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5 Myths about Health Meditation


Meditation has become a part of modern culture globally in a few decades. It is prescribed by international physicians and practiced by almost every conscientious soul – whether for personal reasons, or executive. One of the most surprising facts about health meditation is that it is widely practiced by ARTISTS. They find it a way to rejuvenate their mental health while opening ways for newer ideas.


According to artists, it is their way of receiving clarity, and they can then present anything that they can imagine, in the real, physical form.


Meditation is a highly subjective and personal practice, and once that practice is perfected, you will notice its benefits permeating your life. You are bound to feel less stressed, more balanced, and more aware. Initially, you may feel stuck and as if it’s not working, but there is no way to ‘get it right.’


While most people consider it a method to reduce stress and anxiety, many of us are unaware of its true fruits. And more than that, we have all developed certain myths and false concepts about health meditation which have no roots to reality. Let’s explore the myths that are probably blocking our progress.


1. Meditation can be done only the super-CONVENTIONAL way

If there were only one way to meditate, then it would not be as widespread as it is. In reality, there are different techniques and styles of meditation. There is open meditation where the focus is just the experience and no particular object, or there is focused meditation that directs the attention towards a specific purpose such as breathing or a mantra. You can seek guidance from a meditation coach, whether, in person or online, that can help you tap into the full potential of meditation practice. There are many styles to choose from, choose one that resonates with you, your routine and work-life balance and reap its many benefits.


2. Mediation is for the elderly

Mediation is a universal practice and adds value to the lives of people of all ages. Simple Meditation exercises like focusing a ball in the tub can be started at the tender age of eight or nine. Just like all other practices that keep us clean and healthy, meditation keeps the mind clear and stress-free. And it’s definitely not prohibited for children, teenagers and adults to seek mental peace with meditation. In fact, 30-35 is the best age to meditate because we all tend to face relationship crises, financial losses, risks and uncertainties in this delicate digital age!


3. You have to empty your mind!

This is the first thing that comes to our minds when we hear of meditation. This also serves as the first obstacle. Why do many of us give up even before starting? That’s because our brains are rarely at rest. This does not render the meditation futile, but the key is to allow each thought to come and go instead of trying to block them out. In fact, one objective behind meditating is to achieve the clarity of mind. Everyone will have thoughts, and some will be irrelevant to your practice. But at a meditation studio in Elmhurst, regardless of style, an opportunity is offered to train the mind to not obsess about those thoughts.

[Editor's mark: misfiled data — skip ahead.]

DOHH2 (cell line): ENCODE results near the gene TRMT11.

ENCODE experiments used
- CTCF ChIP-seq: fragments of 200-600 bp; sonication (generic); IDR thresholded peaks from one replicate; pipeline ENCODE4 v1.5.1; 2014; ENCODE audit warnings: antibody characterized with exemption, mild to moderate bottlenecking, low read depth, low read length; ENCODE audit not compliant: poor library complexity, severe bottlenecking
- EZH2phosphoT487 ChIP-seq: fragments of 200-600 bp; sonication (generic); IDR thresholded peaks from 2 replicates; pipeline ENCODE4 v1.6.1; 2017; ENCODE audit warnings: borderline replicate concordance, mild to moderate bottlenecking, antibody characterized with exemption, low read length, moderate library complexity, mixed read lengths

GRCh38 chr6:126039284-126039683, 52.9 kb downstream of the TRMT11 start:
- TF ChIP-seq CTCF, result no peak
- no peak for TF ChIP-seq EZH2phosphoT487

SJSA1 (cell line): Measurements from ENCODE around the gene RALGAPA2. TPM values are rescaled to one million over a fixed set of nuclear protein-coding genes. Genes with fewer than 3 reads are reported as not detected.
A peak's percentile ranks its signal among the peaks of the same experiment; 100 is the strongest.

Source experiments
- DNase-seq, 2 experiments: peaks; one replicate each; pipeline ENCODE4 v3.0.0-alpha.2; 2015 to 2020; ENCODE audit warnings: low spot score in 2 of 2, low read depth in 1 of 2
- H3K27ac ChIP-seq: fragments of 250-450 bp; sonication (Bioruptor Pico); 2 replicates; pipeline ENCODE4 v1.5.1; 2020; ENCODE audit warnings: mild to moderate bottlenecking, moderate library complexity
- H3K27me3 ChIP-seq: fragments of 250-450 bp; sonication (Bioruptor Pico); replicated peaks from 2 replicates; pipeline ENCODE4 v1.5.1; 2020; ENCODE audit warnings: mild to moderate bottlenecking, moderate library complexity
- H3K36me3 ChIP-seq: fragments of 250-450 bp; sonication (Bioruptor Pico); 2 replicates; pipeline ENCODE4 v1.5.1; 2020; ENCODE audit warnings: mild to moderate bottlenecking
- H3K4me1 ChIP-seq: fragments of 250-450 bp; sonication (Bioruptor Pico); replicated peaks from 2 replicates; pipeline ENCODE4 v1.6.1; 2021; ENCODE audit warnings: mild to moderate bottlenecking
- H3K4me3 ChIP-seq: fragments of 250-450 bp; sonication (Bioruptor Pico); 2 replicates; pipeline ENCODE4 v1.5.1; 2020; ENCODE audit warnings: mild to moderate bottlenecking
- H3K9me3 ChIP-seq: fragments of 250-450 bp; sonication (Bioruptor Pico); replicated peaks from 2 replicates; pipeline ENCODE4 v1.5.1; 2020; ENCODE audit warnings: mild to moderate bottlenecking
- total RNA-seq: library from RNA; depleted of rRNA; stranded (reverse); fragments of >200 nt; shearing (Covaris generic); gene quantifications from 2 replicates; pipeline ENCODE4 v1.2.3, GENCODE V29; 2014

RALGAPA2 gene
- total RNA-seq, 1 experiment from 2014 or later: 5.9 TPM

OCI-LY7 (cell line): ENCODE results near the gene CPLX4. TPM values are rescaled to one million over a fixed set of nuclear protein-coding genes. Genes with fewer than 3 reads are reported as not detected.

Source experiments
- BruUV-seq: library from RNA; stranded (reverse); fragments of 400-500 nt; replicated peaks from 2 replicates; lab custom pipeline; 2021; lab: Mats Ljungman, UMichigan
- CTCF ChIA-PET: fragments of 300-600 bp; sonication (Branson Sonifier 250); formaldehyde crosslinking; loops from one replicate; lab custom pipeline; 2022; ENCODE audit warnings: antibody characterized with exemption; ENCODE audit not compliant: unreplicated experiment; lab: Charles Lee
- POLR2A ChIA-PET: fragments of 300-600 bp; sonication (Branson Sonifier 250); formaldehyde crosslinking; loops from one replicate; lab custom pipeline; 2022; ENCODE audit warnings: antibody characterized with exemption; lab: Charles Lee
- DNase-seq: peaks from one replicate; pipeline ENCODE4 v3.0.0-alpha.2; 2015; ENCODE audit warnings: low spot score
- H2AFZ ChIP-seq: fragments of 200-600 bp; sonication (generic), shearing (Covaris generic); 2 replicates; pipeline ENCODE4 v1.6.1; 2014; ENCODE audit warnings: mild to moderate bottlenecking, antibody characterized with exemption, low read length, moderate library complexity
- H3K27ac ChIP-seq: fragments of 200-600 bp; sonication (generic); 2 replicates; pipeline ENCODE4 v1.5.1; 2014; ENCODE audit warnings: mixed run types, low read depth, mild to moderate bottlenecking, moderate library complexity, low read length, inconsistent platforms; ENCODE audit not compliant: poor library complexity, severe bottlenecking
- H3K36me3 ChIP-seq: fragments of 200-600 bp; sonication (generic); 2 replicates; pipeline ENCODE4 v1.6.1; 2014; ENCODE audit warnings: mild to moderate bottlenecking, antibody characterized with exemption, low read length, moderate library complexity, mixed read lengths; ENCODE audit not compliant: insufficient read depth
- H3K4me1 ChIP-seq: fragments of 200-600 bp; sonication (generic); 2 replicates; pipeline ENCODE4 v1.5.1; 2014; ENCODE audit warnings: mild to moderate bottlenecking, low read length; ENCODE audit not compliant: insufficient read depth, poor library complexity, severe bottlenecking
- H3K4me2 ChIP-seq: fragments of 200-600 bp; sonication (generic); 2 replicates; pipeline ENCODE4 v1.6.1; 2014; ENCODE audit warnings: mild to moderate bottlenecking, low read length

4. Meditation is a religious practice.

The talk about spiritualism and self-realization can be intimidating and may sound religious. While meditation can be spiritual and is present in several religions, you don’t have to be religious or spiritual to practice it. It comprises merely different ways of connecting you to your innermost self. The language may sound religious, but remember that it’s just language. The vocabulary of mediation is rich, and these words communicate intimate experiences of practitioners, which may or may not apply to you, and that’s completely okay!


5. You have to sit for hours to meditate.

Some experienced practitioners do sit for hours, and while that is admirable and desirable, it is not mandatory for most of us to site for literally HOURS daily. The prevalence of this myth deters many practitioners from meditation, thinking that they do not have enough time. Fortunately, meditation does not have to consume a lot of time. There are many ways you can fit it into your lifestyle. Maybe 10 minutes a day is ideal for your schedule or even less. You can meditate while being in a bus en-route to college or office, or on your couch while thinking about pizzas and burgers.


Don’t let any of these myths stop you from assimilating health meditation into your life. Getting insight into the actual practice will help you in refining it, and as you go forward, delight in the baby steps. You will be greeted with depths of self-discovery at every stage of meditation; AND, this is not a myth!

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